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Neuroimage Clin. 2020 Mar 12;26:102244. doi: 10.1016/j.nicl.2020.102244. [Epub ahead of print]

Connectome-wide search for functional connectivity locus associated with pathological rumination as a target for real-time fMRI neurofeedback intervention.

Author information

1
Laureate Institute for Brain Research, 6655 South Yale Avenue, Tulsa, OK 74136, United States. Electronic address: mmisaki@laureateinstitute.org.
2
Laureate Institute for Brain Research, 6655 South Yale Avenue, Tulsa, OK 74136, United States; Japan Society for the Promotion of Science, Tokyo, Japan.
3
Laureate Institute for Brain Research, 6655 South Yale Avenue, Tulsa, OK 74136, United States; Department of Electrical and Computer Engineering, University of Oklahoma, Tulsa, Oklahoma, United States.
4
Laureate Institute for Brain Research, 6655 South Yale Avenue, Tulsa, OK 74136, United States.
5
Laureate Institute for Brain Research, 6655 South Yale Avenue, Tulsa, OK 74136, United States; Stephenson School of Biomedical Engineering, University of Oklahoma, Norman, OK, United States. Electronic address: jbodurka@laureateinstitute.org.

Abstract

Real-time fMRI neurofeedback (rtfMRI-nf) enables noninvasive targeted intervention in brain activation with high spatial specificity. To achieve this promise of rtfMRI-nf, we introduced and demonstrated a data-driven framework to design a rtfMRI-nf intervention through the discovery of precise target location associated with clinical symptoms and neurofeedback signal optimization. Specifically, we identified the functional connectivity locus associated with rumination symptoms, utilizing a connectome-wide search in resting-state fMRI data from a large cohort of mood and anxiety disorder individuals (N = 223) and healthy controls (N = 45). Then, we performed a rtfMRI simulation analysis to optimize the online functional connectivity neurofeedback signal for the identified functional connectivity. The connectome-wide search was performed in the medial prefrontal cortex and the posterior cingulate cortex/precuneus brain regions to identify the precise location of the functional connectivity associated with rumination severity as measured by the ruminative response style (RRS) scale. The analysis found that the functional connectivity between the loci in the precuneus (-6, -54, 48 mm in MNI) and the right temporo-parietal junction (RTPJ; 49, -49, 23 mm) was positively correlated with RRS scores (depressive, p < 0.001; brooding, p < 0.001; reflective, p = 0.002) in the mood and anxiety disorder group. We then performed a rtfMRI processing simulation to optimize the online computation of the precuneus-RTPJ connectivity. We determined that the two-point method without a control region was appropriate as a functional connectivity neurofeedback signal with less dependence on signal history and its accommodation of head motion. The present study offers a discovery framework for the precise location of functional connectivity targets for rtfMRI-nf intervention, which could help directly translate neuroimaging findings into clinical rtfMRI-nf interventions.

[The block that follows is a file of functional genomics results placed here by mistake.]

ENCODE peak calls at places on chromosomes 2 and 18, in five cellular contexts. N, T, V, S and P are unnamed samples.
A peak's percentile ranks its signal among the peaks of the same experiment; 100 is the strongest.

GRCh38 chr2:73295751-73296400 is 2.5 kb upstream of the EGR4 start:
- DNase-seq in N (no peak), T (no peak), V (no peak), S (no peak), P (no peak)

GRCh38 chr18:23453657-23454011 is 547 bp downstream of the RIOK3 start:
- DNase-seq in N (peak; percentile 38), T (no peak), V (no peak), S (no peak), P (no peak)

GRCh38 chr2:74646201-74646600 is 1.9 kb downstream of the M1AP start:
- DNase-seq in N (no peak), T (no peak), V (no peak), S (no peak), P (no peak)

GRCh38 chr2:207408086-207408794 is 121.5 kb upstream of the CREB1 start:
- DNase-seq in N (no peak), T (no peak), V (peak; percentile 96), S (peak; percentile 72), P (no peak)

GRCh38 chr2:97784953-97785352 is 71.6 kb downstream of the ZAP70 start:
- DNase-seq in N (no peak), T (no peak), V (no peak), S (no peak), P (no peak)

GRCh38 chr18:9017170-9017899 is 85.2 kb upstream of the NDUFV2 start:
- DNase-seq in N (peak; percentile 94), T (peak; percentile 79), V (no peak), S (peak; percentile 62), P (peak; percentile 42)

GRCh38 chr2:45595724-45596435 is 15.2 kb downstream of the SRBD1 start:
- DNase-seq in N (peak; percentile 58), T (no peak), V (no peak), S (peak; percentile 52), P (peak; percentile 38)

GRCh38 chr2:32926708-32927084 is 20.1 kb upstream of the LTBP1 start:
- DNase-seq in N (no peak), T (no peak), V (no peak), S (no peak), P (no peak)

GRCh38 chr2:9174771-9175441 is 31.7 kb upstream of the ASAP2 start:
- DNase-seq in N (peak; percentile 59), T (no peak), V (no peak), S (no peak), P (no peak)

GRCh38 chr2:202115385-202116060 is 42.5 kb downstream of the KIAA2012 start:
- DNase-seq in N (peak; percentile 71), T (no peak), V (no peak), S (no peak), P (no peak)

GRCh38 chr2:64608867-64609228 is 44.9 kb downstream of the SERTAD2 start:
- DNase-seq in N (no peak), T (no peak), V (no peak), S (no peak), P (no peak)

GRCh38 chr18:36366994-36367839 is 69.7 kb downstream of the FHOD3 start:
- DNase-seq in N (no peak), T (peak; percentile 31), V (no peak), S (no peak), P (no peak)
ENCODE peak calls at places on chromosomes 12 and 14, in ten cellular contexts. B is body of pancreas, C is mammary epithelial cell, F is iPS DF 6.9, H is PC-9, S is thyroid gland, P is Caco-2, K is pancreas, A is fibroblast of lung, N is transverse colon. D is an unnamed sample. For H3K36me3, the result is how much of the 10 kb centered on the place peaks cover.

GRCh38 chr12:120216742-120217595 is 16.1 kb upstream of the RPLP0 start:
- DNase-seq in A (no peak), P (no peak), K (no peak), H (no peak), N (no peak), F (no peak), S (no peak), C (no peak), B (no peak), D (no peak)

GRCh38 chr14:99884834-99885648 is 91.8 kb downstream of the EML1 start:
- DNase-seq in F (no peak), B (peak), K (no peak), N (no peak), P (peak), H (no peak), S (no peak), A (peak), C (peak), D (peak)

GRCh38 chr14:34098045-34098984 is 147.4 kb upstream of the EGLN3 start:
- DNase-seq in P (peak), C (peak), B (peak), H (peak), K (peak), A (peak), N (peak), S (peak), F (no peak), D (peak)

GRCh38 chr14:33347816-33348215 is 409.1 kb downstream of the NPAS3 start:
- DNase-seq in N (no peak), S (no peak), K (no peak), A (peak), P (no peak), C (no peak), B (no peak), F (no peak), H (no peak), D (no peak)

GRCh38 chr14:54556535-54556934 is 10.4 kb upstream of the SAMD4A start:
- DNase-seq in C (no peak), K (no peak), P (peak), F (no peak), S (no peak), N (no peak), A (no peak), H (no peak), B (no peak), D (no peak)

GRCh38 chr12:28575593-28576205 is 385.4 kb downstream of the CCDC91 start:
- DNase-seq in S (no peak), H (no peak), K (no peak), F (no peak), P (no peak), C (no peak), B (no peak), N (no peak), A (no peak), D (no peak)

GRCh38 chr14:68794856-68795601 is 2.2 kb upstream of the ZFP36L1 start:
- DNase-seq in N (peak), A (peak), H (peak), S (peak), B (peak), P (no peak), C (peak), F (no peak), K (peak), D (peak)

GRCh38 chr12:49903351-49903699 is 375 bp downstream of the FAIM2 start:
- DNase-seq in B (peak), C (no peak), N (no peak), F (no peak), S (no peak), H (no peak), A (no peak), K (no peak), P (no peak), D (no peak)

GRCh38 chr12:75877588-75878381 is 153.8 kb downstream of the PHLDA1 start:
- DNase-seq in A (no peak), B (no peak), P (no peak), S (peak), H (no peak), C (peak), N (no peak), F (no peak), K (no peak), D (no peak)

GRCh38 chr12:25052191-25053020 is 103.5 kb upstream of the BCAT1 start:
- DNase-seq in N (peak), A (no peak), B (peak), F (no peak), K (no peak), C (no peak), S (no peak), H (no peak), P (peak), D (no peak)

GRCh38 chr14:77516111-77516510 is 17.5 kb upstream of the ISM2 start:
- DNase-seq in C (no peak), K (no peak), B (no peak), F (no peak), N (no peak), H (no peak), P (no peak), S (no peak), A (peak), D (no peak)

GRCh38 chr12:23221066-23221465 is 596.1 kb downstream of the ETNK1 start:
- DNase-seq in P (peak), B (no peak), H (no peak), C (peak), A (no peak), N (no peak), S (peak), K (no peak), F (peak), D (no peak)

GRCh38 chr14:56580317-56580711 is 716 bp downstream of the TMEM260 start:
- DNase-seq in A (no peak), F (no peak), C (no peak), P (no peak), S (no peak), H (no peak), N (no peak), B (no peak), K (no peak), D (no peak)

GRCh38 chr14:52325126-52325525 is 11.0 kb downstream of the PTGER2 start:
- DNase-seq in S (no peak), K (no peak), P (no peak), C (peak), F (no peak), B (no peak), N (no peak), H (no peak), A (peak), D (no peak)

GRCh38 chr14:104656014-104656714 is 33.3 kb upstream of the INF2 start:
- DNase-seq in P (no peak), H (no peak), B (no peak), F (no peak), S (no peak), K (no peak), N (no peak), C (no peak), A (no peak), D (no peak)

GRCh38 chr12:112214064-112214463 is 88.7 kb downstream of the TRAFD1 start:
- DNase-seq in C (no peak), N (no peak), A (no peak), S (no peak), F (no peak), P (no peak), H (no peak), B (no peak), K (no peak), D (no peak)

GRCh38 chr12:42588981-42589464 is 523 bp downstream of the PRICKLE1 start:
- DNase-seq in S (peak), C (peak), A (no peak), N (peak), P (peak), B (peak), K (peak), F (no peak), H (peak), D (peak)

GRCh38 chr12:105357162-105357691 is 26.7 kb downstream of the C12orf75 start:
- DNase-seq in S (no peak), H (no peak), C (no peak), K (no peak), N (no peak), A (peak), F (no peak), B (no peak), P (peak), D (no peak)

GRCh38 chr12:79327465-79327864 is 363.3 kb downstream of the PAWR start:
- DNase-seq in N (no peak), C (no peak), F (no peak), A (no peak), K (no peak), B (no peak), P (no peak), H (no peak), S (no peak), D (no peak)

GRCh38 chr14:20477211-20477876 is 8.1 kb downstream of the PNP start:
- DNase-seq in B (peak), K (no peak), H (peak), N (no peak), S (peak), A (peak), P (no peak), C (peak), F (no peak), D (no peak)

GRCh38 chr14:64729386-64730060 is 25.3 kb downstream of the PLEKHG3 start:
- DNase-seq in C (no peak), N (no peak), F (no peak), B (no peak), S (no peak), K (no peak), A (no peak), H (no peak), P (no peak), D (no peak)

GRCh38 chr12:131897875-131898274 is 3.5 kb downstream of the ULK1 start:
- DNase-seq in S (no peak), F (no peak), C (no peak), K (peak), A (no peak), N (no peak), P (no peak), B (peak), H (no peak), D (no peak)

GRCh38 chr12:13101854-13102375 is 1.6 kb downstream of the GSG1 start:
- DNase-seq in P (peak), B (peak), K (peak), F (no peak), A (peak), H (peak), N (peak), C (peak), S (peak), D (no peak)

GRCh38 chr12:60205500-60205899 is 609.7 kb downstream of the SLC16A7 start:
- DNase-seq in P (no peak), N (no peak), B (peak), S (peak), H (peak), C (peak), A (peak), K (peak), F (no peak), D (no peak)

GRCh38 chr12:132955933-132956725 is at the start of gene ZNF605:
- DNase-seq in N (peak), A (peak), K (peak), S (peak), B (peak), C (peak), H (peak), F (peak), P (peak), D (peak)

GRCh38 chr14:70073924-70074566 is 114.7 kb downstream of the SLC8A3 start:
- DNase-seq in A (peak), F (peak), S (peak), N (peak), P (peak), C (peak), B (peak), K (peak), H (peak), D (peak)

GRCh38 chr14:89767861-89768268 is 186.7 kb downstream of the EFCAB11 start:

KEYWORDS:

Connectome-wide analysis; Mood and anxiety disorder; Precuneus; Real-time fMRI; Rumination; Temporo-parietal junction

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